Hidden Remote: Parasite is definitely a movie that’s all over the place when it comes to genres and does an amazing job combining so many tones and themes together in one story. A big amount of credit for that goes to you as the editor. Are there any shots or sequences you’re particularly proud of looking at the finished product? 

Yang: I’m personally really proud of how the “Ram-Don” sequence came about, when mother is preparing the dinner for the Parks after they get back from camping and the rest of her family is running around the house trying not to be seen. My favorite part is when mother is running around with the pot of ram-don and kicks the housekeeper down the basement stairs.

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Hidden Remote: And who can forget that loud smack as she lands against that wall? It’s pretty shocking!

Yang: Even whenever I watch it, I gasp every time. I’m shocked. It’s almost too much.

Hidden Remote: What about the shot sequence of the son’s birthday party? There’s quite a bit of chaos and stabbing. It’s horrifying, but was that pretty fun to edit? 

Yang: It was actually painful, putting together that climax. But not because of the part where all the violence is happening. It’s right beforehand, where father and Mr. Park are having that conversation dressed up in Native American costumes. That was challenging because it had to deal with so much emotional development and negative emotions escalating. It’s an intense moment, so director Bong and I had to have a lot of patients working on that scene.

Hidden Remote: I know we don’t want to give too much away about the end of the film or pivotal moments within the story, but there are so many moments where audiences think they understand this film, and they think they know who the “parasite” is, but then the movie completely surprises them. I have to ask, where does the title Parasite come from? 

Yang: Actually, the film was not originally going to be called Parasite. It was originally going to be named after this French term for seeing the mirror image of another image. But as he worked on it, director Bong eventually thought everyone would be more like “parasites,” than mirror images. Not only the characters inside the movie, but also the audience who is watching the film, and perhaps even myself who is editing the film. I became sort of like the parasite to director Bong.

Parasite movie: Ki-jung Kim So-dam Park and Ki-woo Park Woo-sik Choi in Parasite. Photo via EPK.tv
Parasite movie: Ki-jung Kim So-dam Park and Ki-woo Park Woo-sik Choi in Parasite. Photo via EPK.tv /

 Hidden Remote: And then the title “Parasite” just stuck?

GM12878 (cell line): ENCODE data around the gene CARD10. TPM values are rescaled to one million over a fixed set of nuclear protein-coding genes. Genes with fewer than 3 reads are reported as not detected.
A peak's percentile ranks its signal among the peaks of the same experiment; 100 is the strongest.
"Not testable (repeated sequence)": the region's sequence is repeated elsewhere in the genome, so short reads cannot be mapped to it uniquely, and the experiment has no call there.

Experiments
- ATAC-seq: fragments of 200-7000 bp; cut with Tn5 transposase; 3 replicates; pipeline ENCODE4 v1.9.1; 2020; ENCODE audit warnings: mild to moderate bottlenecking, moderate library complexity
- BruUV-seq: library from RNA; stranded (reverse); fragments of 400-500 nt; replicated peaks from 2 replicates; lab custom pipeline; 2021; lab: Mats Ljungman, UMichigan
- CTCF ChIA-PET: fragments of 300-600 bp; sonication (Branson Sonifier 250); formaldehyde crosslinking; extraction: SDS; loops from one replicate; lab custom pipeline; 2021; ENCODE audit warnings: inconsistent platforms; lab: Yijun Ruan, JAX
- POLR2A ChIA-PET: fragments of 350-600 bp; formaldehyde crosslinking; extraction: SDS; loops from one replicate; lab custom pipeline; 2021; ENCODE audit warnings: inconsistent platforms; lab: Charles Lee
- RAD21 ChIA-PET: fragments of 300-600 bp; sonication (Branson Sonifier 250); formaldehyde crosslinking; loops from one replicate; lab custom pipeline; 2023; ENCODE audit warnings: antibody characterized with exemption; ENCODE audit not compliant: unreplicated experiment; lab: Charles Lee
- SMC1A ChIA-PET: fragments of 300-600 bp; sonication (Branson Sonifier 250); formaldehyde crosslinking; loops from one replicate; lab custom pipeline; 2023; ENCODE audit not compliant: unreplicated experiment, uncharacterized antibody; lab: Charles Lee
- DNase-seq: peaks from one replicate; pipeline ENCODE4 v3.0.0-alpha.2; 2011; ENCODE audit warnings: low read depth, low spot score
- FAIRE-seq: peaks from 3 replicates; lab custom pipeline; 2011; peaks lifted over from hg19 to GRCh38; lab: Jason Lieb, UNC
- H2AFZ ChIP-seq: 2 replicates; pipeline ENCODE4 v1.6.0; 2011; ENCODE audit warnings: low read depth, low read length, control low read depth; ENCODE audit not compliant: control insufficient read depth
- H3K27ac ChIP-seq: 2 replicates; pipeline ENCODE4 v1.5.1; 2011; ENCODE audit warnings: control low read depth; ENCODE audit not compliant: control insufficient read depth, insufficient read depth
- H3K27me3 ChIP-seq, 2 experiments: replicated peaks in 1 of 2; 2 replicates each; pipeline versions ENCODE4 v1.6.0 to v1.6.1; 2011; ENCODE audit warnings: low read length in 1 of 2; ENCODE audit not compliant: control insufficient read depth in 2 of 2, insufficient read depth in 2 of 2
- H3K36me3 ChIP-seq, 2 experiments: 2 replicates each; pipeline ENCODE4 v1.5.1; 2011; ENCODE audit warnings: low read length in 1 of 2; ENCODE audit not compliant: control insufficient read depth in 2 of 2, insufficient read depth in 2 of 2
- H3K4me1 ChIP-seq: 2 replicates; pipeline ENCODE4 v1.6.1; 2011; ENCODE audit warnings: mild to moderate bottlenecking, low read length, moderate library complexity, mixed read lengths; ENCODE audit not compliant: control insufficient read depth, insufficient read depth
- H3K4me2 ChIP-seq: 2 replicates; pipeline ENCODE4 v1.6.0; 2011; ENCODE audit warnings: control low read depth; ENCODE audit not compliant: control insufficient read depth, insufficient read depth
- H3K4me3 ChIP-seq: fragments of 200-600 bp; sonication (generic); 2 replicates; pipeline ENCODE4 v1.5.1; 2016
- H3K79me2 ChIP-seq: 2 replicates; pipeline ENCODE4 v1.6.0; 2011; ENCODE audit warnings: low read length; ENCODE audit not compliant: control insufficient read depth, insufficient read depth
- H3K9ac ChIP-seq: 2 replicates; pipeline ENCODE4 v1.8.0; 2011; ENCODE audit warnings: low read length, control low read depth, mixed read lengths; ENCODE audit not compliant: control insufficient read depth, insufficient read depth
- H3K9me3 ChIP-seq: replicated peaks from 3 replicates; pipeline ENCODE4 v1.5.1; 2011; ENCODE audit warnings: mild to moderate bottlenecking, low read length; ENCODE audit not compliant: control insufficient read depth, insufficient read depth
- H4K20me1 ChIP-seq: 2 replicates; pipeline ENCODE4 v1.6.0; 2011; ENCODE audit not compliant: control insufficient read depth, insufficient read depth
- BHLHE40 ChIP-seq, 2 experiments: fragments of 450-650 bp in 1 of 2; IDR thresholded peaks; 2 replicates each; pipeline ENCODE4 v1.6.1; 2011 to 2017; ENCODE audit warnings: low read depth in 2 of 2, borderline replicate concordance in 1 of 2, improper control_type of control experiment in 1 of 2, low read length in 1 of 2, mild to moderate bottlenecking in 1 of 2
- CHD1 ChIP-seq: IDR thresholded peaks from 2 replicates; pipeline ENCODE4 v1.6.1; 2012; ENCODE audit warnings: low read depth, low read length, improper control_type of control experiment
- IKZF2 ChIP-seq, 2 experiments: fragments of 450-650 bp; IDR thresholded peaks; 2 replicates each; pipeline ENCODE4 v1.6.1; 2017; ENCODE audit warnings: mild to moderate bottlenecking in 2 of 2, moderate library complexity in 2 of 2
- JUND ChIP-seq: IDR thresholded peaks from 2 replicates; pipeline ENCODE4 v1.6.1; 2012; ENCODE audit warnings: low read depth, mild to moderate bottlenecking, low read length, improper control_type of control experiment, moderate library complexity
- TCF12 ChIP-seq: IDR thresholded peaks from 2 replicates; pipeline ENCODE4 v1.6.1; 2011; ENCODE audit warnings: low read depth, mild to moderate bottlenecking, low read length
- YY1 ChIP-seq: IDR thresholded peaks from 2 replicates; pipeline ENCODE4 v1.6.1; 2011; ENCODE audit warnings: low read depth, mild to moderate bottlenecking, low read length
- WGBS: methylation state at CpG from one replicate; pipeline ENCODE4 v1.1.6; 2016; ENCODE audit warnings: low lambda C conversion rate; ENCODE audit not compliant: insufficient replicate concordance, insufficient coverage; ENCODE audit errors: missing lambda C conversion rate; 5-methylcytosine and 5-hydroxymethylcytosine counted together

Yang: Well, to share a small anecdote, “Parasite” has a weirdly negative nuance in Korean culture. So there was a point where director Bong really considered changing the title. He was worried, as was the distributor, about how the film would be received by Korean audiences. But, by then, the title “Parasite” couldn’t be changed. It was already stuck. So we just went with it.

Hidden Remote: But it’s a title that really catches your eye and makes you wonder what the movie is about. I’m guessing it was still very well received in Korea? 

Yang: Yes, Parasite eventually did very well here. Director Bong was also worried about something else, though. He had previously made a movie called The Host, so when he came out with Parasite, he was concerned people would think it was a continuation of that story or that everyone would assume it’s a science fiction movie. But Parasite has been a great success with surprising a lot of people.

Hidden Remote: It certainly has. And now you have a couple other anticipated projects that you’re working on, too?

Yang: Right now, I’m working on a film called Virus. It’s a romantic comedy by an independent filmmaker. It’s his first feature-length movie and will likely be out late spring of next year. And, of course, I’m also working on the second Train to Busan movie as well.

Hidden Remote: That’s a film getting a lot of buzz in the media lately. Did you and the film crew know that you’d do a sequel soon after finishing the first film? Or was it a surprise?

Yang:  I kind of knew, the first movie was such a big hit. So, it was pretty obvious to a lot of us. We’re excited to see how the second part of the story is received by audiences.

Hidden Remote: Speaking of audiences, in regards to Parasite, what do you hope is the main take-away from people seeing this film? Was there an overall goal with how you and director Bong were hoping Parasite would stick with people?

Yang: I just want them to watch the film, experience the movie and enjoy it. As a filmmaker myself, I never go about telling people how they should feel or expect them to see things a certain way. It’s more about how the audience will choose to receive the story since everyone is at a different point in their lives. Watch the movie, have a fun experience, and maybe think about what it has to offer at the end.